Stevington Holy Well
Stevington church and Holy Well about 1900 [Z1306/112]
A natural spring issues from the rock on which Stevington church is built. It is a moot point as to whether the well is considered holy because it flows from under the church or whether the church was built on this site because of the well; perhaps the latter is more likely.
The other spring near the church December 2008
In 1933 Bedfordshire Historical Records Society published a volume on wells in the county. J. Steele Elliott said this of Stevington: The Holywell issues from the limestone rock on which the church is built, and the arch over it is in the church wall. The Manor House (demolished in 1876) is said to have been used [Cary Elwes Bedford and its Neighbourhood] for invalids and pilgrims attracted by the well's virtues. Another stream issues a little higher than the well-head. Lysons do not mention the Holywell as of mdeicinal value. It has never been known to run dry of freeze. It was customary [Harvey's Hundred of Willey page 142] to wsh sheep in it. In the Gentleman's Magazine in 1812 was an account of the church and drawing of the well. In the Enclosure Award [A37] of 1807 reference is made to Hallwell and Wells Pightle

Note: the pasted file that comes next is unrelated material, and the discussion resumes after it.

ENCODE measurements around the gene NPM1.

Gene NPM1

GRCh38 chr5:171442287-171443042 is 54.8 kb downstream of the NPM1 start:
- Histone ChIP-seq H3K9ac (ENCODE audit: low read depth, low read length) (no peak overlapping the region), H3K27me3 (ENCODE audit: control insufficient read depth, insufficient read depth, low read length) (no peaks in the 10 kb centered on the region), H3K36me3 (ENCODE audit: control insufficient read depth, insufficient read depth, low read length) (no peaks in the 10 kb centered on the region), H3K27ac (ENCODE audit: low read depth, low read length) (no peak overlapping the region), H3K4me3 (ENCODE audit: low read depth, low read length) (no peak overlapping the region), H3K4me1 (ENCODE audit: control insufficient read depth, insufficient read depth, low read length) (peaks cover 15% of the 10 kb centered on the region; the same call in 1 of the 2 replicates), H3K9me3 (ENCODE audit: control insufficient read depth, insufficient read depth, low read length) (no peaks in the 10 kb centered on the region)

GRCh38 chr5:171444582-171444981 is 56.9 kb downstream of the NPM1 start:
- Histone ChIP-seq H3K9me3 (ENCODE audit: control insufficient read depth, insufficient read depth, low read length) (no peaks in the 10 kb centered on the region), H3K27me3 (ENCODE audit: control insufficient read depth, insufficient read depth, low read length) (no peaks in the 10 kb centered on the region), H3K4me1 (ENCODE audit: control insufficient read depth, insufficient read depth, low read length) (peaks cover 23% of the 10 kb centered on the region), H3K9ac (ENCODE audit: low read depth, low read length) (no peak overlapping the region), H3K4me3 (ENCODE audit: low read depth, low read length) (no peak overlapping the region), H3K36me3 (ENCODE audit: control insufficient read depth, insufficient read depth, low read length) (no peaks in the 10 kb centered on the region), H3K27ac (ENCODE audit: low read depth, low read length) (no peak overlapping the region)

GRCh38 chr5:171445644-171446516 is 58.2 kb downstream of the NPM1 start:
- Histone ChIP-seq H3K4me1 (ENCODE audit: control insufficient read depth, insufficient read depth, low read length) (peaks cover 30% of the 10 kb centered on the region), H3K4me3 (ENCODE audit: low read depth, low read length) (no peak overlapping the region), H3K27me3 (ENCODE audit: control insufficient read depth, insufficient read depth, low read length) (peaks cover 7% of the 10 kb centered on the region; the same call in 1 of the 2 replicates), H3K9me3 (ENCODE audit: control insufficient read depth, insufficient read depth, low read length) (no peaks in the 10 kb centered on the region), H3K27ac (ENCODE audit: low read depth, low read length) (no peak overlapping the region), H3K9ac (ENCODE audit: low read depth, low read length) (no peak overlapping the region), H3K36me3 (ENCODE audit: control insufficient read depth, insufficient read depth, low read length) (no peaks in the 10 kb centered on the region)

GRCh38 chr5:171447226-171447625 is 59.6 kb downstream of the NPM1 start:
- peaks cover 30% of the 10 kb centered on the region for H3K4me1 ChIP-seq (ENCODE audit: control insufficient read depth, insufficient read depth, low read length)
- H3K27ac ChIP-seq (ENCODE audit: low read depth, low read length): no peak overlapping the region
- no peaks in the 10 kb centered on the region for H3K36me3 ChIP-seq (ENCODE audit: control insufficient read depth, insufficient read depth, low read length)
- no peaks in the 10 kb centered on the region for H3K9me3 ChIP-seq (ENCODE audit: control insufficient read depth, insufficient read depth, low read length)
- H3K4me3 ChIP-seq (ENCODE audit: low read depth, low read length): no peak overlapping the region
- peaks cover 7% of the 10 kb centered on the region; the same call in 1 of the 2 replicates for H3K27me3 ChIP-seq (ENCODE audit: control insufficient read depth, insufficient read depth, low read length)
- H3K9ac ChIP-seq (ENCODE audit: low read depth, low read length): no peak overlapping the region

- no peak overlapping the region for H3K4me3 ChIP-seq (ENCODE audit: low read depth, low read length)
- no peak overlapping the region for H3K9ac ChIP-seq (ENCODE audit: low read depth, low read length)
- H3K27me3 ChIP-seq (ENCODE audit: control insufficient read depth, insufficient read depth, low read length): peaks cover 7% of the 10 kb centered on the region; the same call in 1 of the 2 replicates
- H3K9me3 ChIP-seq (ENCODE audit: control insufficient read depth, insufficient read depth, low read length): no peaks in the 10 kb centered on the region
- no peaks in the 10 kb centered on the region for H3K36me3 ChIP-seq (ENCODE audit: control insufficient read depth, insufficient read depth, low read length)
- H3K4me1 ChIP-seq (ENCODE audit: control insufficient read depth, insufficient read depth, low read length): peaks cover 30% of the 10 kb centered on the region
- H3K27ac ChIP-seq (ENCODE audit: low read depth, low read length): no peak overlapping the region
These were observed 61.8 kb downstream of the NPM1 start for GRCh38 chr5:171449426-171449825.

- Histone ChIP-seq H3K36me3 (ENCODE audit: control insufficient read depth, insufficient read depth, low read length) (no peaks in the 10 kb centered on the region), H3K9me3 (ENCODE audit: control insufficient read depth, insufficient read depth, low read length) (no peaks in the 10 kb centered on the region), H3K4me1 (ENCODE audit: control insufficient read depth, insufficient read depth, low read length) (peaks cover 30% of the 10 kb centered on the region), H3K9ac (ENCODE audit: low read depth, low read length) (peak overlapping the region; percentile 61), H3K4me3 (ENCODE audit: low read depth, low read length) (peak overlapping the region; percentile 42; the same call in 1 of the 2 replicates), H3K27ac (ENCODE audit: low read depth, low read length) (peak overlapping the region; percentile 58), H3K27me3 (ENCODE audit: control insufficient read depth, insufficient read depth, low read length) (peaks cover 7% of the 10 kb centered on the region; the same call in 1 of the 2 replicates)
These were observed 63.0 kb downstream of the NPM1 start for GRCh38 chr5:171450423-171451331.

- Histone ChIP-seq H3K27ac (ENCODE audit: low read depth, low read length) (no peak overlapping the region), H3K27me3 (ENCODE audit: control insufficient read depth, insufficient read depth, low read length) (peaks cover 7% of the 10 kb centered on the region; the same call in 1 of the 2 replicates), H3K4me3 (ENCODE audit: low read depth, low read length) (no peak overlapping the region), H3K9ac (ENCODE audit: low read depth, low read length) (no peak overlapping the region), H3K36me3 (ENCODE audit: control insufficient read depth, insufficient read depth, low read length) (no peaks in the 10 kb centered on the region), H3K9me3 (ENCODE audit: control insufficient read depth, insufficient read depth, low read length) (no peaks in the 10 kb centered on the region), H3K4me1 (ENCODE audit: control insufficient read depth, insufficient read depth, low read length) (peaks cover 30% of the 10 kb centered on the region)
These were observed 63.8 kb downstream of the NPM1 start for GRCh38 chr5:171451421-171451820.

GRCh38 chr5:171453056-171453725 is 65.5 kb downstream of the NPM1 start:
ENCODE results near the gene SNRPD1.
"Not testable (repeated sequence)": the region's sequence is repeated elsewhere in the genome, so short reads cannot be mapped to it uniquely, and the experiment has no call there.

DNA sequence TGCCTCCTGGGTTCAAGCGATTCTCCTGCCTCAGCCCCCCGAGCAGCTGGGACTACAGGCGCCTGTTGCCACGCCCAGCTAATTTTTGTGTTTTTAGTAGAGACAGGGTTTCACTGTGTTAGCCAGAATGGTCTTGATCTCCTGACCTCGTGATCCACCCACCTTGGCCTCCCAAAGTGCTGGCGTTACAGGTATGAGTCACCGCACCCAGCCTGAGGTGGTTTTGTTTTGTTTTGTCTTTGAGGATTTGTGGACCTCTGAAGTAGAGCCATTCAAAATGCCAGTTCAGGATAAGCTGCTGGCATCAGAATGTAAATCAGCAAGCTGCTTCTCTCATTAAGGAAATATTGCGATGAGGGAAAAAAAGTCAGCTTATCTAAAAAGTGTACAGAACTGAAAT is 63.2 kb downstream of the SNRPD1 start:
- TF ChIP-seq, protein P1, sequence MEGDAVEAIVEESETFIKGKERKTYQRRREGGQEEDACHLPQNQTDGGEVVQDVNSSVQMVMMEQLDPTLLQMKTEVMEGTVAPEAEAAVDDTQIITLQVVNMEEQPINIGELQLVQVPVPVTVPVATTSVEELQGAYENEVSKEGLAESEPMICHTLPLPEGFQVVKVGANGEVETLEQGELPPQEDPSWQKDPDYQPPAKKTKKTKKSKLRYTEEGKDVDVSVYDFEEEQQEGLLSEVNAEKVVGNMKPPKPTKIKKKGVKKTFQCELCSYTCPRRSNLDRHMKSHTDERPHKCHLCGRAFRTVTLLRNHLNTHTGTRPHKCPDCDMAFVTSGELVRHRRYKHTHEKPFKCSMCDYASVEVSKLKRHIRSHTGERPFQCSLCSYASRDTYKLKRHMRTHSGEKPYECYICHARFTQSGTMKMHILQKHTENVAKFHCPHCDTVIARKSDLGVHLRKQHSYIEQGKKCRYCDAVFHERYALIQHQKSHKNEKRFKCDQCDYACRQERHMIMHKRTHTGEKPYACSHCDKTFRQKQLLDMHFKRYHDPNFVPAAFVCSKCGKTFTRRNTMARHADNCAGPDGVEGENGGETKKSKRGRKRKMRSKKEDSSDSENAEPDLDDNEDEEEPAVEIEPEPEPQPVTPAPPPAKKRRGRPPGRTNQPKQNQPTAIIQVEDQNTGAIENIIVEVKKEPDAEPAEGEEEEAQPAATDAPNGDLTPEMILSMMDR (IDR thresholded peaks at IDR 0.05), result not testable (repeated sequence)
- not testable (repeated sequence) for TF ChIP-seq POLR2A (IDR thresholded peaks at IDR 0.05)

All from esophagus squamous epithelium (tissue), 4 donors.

The Holy Well about 1900 [Z50/112/30]
The well was listed by the former Department of Environment in July 1964 as Grade II, of special interest. The entry is short and to the point: "Well structure. Recess in churchyard wall at East end of church. Stone voussoirs in limestone rubble. Recently restored". The well had the reputation of curing eye complaints.
The Holy Well December 2008
Stevington History Society published an excellent volume entitled Stevington: The Village History in 2001. Of the Holy Well the writers say: "Until the mid 19th century the Well was flanked by a large pond with a small bridge over a stream where cattle watered. That area was and is a habitat of the rare butter-bur plant".